In 2016, temp secretary Nicola Thorp was sent home from her work at a corporate finance company for not wearing shoes with two to four inches heels. This sparked outrage among the female working class with politicians and women protesting against Thorp’s dismissal through using the hashtag #fawcettflatsFriday. In a story by The Guardian Thorp said she asked the company why wearing flats would impair her to do her job. “I don’t hold anything against the company necessarily, because they are acting within their rights as employers to have a formal dress code. I think dress codes should reflect society and nowadays women can be smart and wear flat shoes,” she said.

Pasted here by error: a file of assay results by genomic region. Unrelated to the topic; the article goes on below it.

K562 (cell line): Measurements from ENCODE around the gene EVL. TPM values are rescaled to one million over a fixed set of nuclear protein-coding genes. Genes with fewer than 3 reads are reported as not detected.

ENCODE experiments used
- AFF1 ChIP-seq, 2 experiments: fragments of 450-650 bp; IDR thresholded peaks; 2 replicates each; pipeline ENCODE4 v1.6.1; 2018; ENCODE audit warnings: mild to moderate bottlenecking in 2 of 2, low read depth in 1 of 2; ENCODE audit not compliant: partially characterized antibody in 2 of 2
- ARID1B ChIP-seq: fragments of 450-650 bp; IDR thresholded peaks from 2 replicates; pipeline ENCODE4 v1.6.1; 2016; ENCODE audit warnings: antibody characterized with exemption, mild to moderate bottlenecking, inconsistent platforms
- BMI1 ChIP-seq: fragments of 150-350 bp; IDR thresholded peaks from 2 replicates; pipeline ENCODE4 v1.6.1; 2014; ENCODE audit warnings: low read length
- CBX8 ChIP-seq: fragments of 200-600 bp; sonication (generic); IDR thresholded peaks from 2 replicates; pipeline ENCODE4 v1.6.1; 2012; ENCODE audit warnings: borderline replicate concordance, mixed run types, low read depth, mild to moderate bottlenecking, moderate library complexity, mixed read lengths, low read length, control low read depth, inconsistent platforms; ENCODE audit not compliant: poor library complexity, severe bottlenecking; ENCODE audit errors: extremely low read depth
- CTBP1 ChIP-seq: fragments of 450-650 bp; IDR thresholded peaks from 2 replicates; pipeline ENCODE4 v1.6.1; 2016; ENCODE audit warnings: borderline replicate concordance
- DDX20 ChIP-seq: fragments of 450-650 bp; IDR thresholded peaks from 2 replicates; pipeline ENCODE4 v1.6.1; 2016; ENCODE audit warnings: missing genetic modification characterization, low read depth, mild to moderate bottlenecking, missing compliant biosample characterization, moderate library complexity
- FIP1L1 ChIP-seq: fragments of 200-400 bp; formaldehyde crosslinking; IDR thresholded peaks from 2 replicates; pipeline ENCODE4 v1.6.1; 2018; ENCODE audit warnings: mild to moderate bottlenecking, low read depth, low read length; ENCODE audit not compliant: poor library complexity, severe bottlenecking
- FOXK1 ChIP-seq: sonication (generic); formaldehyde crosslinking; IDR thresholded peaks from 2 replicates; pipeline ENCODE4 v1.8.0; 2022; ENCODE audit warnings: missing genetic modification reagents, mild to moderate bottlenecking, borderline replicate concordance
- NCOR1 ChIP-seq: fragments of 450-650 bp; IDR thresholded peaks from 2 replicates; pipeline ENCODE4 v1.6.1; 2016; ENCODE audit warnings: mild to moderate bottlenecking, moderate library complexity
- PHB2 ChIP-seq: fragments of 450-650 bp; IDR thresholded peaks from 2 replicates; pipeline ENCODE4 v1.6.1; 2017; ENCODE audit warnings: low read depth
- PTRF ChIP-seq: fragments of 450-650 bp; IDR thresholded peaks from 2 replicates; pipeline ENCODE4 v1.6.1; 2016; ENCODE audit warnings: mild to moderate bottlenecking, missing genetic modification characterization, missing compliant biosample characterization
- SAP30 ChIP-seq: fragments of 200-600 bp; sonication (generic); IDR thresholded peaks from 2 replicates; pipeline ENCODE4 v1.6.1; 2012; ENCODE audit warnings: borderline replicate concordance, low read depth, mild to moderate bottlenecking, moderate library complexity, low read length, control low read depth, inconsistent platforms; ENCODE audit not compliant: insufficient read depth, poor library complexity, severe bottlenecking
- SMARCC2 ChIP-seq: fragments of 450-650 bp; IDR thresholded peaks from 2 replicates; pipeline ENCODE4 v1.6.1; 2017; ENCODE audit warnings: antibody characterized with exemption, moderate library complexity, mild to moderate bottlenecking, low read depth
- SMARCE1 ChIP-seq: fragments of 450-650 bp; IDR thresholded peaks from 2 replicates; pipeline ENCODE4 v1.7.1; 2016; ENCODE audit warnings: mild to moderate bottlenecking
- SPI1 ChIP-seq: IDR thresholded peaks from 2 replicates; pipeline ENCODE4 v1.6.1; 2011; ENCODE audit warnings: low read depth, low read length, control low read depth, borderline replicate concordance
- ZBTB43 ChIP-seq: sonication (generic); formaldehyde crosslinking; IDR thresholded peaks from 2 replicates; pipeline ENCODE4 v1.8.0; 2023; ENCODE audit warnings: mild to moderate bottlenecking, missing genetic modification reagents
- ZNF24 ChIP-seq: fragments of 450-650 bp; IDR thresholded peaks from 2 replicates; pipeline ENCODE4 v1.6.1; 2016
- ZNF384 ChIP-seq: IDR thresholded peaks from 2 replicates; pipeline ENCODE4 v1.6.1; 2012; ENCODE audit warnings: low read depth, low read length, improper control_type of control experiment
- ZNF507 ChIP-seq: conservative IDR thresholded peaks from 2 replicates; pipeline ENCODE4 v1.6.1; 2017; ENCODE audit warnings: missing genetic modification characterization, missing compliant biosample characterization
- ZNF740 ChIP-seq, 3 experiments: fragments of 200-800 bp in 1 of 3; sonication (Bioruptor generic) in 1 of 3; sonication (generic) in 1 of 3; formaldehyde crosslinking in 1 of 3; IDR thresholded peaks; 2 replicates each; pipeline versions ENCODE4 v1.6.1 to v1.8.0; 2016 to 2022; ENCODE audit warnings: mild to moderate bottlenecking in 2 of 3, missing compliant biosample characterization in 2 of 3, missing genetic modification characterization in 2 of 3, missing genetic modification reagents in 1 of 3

Thorp then launched a petition calling for the law to be changed so companies will not be able to force women to wear heels to work. It accrued 152,420 signatures in six months but went down in the British Parliament in 2017.